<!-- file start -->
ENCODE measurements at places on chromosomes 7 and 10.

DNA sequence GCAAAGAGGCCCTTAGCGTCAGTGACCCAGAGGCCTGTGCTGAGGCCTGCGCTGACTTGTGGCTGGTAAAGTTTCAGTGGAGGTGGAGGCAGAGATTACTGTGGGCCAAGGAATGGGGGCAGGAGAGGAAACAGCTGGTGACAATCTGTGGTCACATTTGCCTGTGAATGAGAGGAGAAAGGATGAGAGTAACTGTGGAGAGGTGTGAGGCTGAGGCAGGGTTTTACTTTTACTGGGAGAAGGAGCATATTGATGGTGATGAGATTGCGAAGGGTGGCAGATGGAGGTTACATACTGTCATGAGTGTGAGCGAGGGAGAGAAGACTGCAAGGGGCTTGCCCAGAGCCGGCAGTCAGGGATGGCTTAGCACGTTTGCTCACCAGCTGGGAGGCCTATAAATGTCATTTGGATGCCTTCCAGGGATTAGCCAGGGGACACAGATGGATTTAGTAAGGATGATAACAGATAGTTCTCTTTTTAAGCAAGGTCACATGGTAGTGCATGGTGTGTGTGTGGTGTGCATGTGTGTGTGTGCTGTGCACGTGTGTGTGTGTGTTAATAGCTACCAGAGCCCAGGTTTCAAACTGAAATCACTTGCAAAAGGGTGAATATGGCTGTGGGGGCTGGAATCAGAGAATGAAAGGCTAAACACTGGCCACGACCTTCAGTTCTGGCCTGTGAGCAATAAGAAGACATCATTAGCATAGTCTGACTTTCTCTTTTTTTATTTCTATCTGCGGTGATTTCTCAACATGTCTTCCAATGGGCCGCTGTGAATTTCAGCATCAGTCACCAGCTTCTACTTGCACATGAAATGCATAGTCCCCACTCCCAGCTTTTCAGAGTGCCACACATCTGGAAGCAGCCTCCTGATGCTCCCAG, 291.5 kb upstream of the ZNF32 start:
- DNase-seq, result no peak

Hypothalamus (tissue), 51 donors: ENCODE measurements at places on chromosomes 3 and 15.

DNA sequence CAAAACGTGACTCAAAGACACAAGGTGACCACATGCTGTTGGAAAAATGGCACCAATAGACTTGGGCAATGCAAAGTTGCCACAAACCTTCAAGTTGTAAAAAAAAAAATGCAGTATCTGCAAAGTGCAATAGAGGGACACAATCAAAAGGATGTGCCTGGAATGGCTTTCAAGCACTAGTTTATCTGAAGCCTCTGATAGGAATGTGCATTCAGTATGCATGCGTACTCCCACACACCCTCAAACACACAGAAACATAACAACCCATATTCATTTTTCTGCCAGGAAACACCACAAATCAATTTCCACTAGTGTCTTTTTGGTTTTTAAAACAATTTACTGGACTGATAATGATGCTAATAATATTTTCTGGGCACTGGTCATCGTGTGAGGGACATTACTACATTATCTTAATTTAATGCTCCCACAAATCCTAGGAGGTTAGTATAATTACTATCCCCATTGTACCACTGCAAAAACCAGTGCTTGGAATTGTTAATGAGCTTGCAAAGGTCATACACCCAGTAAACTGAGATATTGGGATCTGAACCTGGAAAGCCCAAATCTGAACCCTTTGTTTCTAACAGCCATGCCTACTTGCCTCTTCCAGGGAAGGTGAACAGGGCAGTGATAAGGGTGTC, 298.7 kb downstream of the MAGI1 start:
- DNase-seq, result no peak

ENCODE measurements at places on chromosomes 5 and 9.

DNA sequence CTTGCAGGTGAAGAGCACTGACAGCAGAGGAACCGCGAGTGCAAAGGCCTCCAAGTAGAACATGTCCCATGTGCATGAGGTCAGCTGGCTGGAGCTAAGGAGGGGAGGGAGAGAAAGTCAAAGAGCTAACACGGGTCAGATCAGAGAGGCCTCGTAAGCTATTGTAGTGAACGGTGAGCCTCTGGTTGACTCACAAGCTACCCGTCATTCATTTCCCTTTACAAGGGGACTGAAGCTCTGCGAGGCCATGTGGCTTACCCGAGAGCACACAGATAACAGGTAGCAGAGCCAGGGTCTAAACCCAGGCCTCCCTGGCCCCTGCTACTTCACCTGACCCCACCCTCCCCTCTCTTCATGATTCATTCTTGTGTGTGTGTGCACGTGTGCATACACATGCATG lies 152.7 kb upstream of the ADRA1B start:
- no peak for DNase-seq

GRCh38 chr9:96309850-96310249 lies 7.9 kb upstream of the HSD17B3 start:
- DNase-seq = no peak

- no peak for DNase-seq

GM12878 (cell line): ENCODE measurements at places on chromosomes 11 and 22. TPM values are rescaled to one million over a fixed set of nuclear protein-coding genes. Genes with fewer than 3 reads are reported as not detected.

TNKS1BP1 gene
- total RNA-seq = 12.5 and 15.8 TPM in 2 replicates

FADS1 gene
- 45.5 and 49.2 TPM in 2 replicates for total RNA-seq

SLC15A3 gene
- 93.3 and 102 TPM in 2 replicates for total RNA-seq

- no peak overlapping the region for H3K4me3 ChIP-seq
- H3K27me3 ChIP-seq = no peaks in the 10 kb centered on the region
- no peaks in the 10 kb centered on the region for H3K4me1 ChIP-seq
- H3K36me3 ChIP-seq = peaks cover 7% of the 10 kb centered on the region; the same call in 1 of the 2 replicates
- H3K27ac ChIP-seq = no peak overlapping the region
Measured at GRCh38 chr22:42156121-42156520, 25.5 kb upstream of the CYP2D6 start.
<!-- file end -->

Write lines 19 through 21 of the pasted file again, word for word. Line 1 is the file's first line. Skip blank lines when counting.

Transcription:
- 93.3 and 102 TPM in 2 replicates for total RNA-seq

- no peak overlapping the region for H3K4me3 ChIP-seq
- H3K27me3 ChIP-seq = no peaks in the 10 kb centered on the region